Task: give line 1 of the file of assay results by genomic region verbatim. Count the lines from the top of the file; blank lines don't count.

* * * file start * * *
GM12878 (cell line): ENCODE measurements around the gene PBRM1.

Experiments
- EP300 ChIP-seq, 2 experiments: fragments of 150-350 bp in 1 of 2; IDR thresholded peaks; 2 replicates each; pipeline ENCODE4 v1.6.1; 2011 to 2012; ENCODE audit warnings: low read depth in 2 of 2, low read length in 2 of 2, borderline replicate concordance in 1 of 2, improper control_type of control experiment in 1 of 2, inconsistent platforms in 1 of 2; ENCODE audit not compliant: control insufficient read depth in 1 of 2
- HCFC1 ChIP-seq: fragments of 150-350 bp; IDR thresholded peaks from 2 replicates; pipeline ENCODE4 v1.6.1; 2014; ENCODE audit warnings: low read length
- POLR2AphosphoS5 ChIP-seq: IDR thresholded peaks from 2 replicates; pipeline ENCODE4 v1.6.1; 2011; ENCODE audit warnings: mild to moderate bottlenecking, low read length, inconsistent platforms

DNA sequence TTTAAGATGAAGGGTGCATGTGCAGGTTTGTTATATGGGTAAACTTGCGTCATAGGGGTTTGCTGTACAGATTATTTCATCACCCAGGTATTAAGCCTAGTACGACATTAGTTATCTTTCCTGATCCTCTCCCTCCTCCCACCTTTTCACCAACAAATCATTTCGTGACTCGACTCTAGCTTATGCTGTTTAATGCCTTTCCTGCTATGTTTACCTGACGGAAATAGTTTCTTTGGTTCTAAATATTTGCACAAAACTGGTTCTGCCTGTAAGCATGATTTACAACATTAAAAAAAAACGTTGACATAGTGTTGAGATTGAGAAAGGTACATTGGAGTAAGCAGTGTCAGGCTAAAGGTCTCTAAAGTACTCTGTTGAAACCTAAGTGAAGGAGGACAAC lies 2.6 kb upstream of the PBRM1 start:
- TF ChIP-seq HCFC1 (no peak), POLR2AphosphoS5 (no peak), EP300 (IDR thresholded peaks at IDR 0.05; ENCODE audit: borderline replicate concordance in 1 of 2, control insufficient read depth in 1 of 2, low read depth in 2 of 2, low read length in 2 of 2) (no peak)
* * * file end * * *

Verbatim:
GM12878 (cell line): ENCODE measurements around the gene PBRM1.